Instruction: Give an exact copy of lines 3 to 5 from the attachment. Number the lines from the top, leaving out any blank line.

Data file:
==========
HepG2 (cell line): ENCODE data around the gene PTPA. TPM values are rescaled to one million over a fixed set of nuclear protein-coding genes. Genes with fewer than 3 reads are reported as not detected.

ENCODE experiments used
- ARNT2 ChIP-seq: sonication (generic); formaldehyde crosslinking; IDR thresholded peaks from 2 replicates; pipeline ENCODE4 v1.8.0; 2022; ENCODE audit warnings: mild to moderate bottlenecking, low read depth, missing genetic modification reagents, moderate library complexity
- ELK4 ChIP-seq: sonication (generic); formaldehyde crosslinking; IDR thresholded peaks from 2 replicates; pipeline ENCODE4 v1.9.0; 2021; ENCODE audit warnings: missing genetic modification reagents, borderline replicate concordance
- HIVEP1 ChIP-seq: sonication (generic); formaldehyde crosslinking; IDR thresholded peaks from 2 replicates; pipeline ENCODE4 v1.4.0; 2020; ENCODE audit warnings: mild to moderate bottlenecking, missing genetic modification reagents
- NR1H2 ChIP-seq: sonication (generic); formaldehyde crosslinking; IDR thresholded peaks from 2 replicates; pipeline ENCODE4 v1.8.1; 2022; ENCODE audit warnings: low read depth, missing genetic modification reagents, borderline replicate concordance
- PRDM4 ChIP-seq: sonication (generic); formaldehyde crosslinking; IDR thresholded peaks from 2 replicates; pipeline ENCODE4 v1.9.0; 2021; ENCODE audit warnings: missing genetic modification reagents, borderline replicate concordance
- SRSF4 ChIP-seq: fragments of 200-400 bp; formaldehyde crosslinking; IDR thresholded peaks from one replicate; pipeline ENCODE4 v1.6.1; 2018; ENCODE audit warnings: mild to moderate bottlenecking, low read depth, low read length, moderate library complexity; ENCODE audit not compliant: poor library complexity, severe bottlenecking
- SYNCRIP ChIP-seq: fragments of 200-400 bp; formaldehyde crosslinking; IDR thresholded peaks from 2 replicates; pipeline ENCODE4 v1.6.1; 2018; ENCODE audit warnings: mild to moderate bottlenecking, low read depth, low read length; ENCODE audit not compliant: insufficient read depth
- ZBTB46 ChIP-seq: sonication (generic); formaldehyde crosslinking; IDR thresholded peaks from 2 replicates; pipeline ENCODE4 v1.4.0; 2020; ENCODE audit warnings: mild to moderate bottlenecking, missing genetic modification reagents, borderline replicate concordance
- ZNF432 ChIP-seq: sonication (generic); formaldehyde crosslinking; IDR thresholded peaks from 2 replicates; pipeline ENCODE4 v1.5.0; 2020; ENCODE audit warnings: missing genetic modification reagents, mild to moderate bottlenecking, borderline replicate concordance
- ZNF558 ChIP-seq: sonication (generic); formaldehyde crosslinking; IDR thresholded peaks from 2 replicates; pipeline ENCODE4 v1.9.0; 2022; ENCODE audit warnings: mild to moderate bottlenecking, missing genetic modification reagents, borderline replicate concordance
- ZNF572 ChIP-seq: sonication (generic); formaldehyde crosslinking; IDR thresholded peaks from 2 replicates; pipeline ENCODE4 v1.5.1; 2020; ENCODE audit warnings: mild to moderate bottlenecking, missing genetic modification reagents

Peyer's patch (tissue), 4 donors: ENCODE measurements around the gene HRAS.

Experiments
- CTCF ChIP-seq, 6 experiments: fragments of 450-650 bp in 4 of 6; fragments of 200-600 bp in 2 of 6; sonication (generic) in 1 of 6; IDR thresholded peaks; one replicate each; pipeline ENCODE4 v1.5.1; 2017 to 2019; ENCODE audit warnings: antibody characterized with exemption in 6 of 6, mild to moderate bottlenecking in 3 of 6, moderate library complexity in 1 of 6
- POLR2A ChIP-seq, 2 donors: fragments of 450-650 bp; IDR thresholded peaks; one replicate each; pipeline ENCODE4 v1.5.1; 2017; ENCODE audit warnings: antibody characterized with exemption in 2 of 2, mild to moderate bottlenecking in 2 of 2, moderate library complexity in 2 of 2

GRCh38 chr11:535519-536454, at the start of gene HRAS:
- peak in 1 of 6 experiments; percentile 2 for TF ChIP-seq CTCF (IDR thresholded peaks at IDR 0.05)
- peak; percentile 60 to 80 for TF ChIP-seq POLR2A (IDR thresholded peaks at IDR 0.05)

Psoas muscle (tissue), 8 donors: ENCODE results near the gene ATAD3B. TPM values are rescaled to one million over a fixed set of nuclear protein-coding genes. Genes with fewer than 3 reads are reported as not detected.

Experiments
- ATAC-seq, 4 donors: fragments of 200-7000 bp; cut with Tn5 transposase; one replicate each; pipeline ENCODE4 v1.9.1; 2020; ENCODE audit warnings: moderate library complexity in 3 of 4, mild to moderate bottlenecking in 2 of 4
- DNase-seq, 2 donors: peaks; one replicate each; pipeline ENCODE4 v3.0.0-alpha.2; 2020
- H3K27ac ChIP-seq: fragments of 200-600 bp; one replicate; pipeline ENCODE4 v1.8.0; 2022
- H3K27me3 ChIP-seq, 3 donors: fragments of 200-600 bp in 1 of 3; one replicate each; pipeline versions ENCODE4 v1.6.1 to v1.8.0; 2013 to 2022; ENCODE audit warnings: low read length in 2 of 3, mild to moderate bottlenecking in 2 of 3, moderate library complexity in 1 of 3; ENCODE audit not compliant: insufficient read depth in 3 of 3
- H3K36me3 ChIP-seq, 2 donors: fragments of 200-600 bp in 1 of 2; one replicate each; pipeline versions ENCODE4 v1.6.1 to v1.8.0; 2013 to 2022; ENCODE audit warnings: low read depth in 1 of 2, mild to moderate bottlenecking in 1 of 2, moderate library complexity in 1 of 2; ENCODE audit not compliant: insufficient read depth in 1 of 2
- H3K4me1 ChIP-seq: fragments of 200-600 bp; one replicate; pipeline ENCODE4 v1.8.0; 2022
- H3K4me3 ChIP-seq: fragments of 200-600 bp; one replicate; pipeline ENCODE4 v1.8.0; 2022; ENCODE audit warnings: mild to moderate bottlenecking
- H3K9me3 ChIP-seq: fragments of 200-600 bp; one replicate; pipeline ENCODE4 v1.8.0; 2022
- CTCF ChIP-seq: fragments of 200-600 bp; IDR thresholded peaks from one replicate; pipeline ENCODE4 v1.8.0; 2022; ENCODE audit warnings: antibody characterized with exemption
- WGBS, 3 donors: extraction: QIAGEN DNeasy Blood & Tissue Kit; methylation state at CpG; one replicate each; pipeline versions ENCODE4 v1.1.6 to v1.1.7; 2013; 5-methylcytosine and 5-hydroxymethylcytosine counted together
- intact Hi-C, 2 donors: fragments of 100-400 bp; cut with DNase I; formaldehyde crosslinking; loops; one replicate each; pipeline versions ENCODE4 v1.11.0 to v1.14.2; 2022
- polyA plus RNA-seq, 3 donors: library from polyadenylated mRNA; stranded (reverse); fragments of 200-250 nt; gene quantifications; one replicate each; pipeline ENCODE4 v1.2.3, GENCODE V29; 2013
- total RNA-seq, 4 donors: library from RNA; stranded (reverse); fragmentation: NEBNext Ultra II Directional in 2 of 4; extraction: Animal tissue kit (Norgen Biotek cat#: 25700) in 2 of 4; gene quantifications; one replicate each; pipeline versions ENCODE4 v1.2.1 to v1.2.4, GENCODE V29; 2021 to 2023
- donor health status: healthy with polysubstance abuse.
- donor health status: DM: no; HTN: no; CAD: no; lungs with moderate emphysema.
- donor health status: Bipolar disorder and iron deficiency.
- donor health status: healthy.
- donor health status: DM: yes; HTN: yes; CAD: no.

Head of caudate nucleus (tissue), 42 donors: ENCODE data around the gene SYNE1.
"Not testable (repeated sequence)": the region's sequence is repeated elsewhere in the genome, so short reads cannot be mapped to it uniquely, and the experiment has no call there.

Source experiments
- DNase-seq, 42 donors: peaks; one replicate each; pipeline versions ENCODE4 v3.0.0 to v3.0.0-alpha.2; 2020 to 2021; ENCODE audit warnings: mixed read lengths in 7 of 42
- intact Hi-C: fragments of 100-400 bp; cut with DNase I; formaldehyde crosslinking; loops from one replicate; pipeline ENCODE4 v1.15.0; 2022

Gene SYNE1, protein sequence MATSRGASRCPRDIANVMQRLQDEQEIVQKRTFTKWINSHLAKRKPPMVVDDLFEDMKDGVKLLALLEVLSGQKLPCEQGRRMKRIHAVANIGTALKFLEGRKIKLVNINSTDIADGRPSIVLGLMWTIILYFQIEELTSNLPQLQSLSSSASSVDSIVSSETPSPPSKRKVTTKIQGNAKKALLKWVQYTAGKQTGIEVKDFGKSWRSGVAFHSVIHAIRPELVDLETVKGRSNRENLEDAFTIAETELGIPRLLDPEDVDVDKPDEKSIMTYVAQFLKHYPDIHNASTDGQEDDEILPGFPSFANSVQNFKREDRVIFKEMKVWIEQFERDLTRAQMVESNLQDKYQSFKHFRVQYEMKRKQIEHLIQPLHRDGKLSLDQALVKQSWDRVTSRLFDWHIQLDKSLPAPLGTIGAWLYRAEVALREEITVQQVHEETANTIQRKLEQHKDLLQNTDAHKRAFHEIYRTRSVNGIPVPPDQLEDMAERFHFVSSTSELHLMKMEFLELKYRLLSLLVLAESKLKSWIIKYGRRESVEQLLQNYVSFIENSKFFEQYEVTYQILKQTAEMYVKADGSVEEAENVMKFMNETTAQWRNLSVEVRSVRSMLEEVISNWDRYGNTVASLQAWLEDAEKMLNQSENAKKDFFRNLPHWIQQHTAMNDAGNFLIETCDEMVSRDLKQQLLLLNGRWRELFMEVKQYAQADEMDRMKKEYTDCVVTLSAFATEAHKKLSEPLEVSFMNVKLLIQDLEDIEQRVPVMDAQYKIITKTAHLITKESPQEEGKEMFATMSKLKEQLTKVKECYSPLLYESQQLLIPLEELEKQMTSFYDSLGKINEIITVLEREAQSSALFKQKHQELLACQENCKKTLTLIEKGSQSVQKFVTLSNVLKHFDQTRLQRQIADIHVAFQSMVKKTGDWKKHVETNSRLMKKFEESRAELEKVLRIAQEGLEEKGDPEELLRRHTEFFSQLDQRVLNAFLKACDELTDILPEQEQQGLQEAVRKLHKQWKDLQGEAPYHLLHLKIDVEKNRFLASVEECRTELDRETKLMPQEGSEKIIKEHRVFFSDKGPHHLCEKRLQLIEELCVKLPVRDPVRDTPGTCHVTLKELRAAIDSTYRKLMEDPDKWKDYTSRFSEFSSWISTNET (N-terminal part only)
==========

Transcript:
- ARNT2 ChIP-seq: sonication (generic); formaldehyde crosslinking; IDR thresholded peaks from 2 replicates; pipeline ENCODE4 v1.8.0; 2022; ENCODE audit warnings: mild to moderate bottlenecking, low read depth, missing genetic modification reagents, moderate library complexity
- ELK4 ChIP-seq: sonication (generic); formaldehyde crosslinking; IDR thresholded peaks from 2 replicates; pipeline ENCODE4 v1.9.0; 2021; ENCODE audit warnings: missing genetic modification reagents, borderline replicate concordance
- HIVEP1 ChIP-seq: sonication (generic); formaldehyde crosslinking; IDR thresholded peaks from 2 replicates; pipeline ENCODE4 v1.4.0; 2020; ENCODE audit warnings: mild to moderate bottlenecking, missing genetic modification reagents